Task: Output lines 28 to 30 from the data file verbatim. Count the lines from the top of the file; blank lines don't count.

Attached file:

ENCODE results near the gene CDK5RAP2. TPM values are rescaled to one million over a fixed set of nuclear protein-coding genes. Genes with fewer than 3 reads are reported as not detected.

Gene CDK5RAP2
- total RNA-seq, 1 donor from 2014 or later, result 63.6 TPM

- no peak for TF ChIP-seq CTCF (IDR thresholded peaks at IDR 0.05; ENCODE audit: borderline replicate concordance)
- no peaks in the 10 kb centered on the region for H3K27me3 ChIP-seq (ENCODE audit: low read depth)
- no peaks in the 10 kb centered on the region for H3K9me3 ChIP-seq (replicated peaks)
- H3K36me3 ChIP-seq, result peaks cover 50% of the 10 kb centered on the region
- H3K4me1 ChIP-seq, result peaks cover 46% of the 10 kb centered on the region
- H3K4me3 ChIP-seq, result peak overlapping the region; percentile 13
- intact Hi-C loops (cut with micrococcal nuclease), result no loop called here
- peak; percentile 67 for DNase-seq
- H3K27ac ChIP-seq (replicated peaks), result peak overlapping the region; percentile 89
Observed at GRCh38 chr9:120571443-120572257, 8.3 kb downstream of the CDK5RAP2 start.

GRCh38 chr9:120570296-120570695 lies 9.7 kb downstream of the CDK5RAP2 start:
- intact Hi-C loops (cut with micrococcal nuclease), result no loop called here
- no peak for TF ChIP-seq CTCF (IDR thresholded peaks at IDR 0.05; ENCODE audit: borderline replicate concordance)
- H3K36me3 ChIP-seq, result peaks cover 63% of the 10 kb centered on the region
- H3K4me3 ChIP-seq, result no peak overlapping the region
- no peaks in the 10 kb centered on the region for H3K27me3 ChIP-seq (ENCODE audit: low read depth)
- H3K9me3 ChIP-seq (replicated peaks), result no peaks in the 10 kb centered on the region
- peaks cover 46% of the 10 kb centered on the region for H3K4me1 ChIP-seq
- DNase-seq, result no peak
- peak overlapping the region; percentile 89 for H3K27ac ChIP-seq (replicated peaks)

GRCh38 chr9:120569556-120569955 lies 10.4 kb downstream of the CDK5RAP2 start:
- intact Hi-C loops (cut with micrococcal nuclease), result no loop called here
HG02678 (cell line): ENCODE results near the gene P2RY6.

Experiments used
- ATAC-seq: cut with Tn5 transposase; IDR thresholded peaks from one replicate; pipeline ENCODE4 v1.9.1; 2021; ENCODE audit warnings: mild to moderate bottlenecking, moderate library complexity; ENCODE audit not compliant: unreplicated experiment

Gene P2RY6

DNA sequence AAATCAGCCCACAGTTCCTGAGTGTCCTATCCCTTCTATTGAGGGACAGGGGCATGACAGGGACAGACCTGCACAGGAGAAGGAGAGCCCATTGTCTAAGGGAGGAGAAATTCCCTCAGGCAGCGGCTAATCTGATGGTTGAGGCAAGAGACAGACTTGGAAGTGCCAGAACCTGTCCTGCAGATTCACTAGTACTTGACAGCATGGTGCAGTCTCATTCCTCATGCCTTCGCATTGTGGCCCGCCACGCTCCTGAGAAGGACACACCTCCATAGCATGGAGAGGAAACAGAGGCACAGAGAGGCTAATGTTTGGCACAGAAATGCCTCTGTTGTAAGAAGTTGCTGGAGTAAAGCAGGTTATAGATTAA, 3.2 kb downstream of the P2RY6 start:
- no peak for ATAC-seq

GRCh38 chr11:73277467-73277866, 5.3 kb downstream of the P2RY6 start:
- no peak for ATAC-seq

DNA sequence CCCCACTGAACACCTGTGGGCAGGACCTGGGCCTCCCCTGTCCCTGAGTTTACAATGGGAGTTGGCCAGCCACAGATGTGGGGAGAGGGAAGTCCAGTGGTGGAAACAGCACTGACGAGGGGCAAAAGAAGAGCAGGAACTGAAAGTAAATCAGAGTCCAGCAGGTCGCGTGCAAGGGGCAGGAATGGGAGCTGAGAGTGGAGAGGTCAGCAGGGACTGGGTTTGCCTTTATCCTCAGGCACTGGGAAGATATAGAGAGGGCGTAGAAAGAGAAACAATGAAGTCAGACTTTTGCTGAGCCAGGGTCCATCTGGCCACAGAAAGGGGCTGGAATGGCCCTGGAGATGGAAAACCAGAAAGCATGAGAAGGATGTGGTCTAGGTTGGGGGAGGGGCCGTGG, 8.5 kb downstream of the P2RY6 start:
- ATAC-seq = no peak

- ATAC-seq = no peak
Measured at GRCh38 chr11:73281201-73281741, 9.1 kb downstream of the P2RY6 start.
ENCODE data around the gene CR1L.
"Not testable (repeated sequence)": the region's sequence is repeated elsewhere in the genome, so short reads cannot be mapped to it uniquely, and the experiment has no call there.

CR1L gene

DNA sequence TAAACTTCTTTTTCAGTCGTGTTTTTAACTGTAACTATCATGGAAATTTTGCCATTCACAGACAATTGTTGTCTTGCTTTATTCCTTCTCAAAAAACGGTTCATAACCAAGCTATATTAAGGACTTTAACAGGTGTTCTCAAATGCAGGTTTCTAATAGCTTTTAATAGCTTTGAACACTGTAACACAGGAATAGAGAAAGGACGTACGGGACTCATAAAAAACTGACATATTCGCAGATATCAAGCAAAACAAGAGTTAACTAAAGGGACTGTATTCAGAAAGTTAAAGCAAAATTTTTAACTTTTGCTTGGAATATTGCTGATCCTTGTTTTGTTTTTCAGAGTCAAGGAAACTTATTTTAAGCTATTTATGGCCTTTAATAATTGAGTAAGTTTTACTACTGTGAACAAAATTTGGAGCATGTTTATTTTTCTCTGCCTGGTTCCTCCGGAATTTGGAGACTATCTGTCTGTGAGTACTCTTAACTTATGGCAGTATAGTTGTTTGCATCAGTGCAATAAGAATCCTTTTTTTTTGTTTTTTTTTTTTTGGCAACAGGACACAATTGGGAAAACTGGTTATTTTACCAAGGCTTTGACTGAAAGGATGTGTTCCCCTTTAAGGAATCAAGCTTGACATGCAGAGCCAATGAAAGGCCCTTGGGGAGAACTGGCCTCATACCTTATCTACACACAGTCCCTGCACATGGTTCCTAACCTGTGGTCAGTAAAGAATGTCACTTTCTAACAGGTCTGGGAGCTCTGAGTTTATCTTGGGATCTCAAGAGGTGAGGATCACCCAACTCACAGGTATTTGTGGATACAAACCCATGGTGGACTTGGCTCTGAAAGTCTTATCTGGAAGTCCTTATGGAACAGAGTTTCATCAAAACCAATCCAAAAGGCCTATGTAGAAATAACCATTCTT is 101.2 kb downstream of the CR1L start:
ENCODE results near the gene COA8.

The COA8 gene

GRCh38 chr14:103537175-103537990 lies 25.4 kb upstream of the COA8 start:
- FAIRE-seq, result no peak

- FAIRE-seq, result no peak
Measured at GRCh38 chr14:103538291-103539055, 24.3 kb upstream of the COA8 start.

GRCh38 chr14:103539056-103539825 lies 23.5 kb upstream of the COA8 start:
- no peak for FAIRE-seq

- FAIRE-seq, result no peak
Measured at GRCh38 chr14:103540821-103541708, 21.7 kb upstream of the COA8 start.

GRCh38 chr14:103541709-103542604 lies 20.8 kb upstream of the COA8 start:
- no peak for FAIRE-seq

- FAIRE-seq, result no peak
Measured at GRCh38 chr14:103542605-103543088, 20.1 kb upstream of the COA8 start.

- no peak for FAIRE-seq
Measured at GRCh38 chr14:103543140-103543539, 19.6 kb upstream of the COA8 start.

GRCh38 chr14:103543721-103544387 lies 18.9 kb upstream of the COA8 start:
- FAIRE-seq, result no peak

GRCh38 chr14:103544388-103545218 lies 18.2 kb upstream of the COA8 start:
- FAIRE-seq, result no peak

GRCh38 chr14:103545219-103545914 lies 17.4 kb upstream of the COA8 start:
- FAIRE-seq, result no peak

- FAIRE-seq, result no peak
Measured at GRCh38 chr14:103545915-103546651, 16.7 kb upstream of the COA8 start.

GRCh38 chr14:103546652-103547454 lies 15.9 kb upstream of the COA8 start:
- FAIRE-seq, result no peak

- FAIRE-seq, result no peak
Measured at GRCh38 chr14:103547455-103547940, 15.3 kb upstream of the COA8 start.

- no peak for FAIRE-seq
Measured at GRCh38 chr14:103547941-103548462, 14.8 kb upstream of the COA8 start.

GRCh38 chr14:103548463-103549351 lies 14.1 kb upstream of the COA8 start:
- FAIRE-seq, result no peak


- ATAC-seq: cut with Tn5 transposase; IDR thresholded peaks from one replicate; pipeline ENCODE4 v1.9.1; 2021; ENCODE audit warnings: mild to moderate bottlenecking, moderate library complexity; ENCODE audit not compliant: unreplicated experiment

Gene P2RY6

DNA sequence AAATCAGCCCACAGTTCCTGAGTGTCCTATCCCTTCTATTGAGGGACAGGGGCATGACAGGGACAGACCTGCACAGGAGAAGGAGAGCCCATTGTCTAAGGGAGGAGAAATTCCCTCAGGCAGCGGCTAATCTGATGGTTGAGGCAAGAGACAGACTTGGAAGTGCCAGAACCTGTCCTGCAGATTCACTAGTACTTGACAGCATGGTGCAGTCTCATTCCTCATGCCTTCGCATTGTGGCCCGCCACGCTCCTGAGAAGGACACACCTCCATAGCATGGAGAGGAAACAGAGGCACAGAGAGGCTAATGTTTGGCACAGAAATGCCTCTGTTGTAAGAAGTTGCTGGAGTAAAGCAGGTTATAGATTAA, 3.2 kb downstream of the P2RY6 start: